Monday, November 09, 2009
This question was raised by a student on behalf of someone else, and I have been slow to answer it. Specifically, how does one determine that the Hebrew sentence is a question? The easy answer is that there are several particles that indicate a question. The best example is what is called the he interrogative. This is prefixed to the first word in the sentence. There are other particles, such as the words for who, what, where, and why.
However, there are places where none of those markers is present, yet at least some translations render the sentence as a question. The particular text brought out for consideration is Hosea 13:14. That verse reads as follows in the KJV:
I will ransom them from the power of the grave; I will redeem them from death: O death, I will be thy plagues; O grave, I will be thy destruction: repentance shall be hid from mine eyes. (Hos 13:14 KJV).
In the ESV it reads:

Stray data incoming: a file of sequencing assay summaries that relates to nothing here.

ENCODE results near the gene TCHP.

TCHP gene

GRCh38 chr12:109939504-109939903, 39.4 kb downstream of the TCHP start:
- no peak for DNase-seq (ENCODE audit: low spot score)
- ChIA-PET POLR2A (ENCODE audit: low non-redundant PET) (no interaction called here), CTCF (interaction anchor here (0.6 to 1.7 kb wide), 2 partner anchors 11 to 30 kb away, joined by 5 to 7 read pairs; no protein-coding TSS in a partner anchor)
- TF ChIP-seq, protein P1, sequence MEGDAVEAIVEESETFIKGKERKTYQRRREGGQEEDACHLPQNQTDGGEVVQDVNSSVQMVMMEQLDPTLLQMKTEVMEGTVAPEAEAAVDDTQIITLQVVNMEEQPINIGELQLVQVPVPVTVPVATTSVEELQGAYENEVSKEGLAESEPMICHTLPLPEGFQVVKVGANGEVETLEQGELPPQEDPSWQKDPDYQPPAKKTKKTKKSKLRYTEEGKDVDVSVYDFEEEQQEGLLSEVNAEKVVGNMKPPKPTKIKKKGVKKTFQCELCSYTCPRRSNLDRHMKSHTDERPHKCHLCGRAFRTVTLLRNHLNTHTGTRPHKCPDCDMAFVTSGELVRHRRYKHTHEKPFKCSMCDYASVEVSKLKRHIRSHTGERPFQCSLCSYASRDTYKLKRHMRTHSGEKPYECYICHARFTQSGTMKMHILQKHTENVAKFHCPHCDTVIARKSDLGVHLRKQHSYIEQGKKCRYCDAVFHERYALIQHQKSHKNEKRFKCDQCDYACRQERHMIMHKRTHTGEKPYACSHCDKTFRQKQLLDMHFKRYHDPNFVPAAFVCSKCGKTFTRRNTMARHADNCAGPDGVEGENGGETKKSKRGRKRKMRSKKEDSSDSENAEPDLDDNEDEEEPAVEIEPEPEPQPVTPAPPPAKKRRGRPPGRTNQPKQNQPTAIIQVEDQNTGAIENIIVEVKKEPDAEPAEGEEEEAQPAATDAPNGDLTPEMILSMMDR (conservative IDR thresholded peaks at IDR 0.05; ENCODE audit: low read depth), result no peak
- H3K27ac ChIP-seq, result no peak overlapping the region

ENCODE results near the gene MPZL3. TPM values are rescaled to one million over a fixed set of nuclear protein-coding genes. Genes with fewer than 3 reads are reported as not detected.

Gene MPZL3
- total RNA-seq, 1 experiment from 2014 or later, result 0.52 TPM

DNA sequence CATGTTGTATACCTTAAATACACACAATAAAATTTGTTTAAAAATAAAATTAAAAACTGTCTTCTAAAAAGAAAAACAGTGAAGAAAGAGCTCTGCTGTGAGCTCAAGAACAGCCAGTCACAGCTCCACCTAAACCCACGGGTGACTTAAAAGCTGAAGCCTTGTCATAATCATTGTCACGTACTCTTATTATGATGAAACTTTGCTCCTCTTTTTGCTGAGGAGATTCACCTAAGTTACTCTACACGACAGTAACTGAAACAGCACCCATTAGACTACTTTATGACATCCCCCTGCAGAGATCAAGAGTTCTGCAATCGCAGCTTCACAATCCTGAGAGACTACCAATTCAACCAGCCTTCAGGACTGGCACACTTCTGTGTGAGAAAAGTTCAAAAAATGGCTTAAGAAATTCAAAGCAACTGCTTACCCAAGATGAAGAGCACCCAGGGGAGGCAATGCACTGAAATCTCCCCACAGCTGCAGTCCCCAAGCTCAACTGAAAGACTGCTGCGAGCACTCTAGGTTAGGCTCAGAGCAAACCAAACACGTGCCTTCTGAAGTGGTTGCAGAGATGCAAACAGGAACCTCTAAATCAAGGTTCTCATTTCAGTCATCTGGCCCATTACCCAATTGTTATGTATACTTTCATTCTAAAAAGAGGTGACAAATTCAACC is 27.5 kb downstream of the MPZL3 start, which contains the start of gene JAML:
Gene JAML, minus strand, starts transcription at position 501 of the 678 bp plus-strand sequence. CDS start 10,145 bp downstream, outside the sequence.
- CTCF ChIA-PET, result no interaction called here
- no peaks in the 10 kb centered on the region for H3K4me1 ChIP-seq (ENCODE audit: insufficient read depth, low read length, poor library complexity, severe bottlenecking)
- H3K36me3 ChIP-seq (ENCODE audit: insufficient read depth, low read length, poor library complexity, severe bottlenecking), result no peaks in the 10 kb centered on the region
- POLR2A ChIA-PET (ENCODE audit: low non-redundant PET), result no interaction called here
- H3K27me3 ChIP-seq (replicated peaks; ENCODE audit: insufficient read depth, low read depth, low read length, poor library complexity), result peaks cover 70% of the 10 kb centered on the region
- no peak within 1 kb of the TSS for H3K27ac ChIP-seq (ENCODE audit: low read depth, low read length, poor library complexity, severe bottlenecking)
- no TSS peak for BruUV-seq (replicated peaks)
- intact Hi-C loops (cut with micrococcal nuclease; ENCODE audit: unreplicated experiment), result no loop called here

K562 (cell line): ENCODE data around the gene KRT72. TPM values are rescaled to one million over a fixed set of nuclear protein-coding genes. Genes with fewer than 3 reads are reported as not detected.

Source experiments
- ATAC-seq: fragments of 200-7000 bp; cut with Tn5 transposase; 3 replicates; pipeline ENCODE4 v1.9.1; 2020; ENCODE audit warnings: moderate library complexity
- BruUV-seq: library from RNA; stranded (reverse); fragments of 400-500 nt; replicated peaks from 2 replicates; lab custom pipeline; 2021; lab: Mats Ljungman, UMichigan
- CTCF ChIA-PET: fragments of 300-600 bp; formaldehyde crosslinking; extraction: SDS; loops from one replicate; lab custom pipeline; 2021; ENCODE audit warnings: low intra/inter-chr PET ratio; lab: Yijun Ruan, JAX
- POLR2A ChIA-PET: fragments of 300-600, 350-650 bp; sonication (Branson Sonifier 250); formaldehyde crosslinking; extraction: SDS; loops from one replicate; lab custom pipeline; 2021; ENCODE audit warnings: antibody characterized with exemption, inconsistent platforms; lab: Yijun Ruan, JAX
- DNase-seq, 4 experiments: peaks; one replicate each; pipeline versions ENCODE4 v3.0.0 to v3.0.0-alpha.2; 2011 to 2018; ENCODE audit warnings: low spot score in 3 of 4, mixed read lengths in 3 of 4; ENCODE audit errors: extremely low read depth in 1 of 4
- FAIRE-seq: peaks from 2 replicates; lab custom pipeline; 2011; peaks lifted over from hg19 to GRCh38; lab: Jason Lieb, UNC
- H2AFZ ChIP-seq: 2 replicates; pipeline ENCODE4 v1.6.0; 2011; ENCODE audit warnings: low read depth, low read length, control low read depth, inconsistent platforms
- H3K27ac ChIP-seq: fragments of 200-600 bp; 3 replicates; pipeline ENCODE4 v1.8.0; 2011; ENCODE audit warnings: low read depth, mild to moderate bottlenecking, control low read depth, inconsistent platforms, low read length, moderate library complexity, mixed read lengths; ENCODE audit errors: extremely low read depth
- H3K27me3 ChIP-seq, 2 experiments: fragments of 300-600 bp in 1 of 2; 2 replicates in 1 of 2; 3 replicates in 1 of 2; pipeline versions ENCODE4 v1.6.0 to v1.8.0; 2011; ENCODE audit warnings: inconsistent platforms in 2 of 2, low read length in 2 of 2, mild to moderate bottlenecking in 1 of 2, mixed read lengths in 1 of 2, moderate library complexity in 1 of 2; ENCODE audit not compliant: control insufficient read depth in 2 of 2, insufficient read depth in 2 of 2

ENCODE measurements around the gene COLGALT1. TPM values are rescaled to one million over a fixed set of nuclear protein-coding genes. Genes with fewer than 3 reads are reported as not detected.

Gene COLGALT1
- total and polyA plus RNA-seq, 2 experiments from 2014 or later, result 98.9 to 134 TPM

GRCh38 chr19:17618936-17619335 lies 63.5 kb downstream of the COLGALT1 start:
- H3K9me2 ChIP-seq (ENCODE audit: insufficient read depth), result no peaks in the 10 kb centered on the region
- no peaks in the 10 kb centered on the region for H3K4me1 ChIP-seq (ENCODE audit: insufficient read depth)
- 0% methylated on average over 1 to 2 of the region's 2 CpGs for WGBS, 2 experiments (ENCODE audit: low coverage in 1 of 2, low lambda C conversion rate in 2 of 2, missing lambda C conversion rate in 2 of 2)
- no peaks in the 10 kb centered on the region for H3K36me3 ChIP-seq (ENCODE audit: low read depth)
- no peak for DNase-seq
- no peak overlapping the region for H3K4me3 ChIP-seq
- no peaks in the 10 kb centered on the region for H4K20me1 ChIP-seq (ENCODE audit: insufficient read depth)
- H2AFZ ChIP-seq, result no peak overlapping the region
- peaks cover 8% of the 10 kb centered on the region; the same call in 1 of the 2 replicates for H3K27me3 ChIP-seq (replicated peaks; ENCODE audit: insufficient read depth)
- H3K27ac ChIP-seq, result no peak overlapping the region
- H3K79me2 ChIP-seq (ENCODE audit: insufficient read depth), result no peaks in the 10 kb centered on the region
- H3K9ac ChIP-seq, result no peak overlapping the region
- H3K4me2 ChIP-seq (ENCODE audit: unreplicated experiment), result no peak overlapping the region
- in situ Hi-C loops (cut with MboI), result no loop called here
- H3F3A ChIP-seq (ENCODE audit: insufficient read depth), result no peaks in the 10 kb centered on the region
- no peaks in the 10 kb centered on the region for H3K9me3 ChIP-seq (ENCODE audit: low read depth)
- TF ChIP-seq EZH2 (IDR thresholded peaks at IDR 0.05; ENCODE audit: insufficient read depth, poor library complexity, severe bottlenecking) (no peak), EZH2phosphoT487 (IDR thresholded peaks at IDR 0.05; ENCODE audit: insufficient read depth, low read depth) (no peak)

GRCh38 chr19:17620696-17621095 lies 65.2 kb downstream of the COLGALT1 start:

Shall I ransom them from the power of Sheol? Shall I redeem them from Death? O Death, where are your plagues? O Sheol, where is your sting? Compassion is hidden from my eyes. (Hos 13:14 ESV).
The easy difference to explain is the answer to the question, Why does the ESV have "where" at the same plac the KJV has "I will be"? The KJV translators read an infrequently used interrogative particle as the 1st person singular verb. This is one place where the Septuagint got it right, and the KJV translators should have paid attention to it.
But why does the ESV render the first part of the verse as questions, where the KJV renders it as statements? The problem is that there are no obvious markers of a question. The only real answer that can be given is this from Gesenius' Hebrew Grammar: "A question need not necessarily be introduced by a special interrogative pronoun or adverb. Frequently the natural emphasis upon the words is of itself sufficient to indicate an interrogative sentence as such." In other words, the translators of the ESV (and several other versions as well) seemed to think that the interrogative idea was obvious. Theological leanings on the part of the translators does not seem to play a role. Thus, the ESV, NLT, and NAS all render as questions. The NIV, TNIV, and CSB all render as statements.
Probably not a useful answer, but about as good a one as I can give.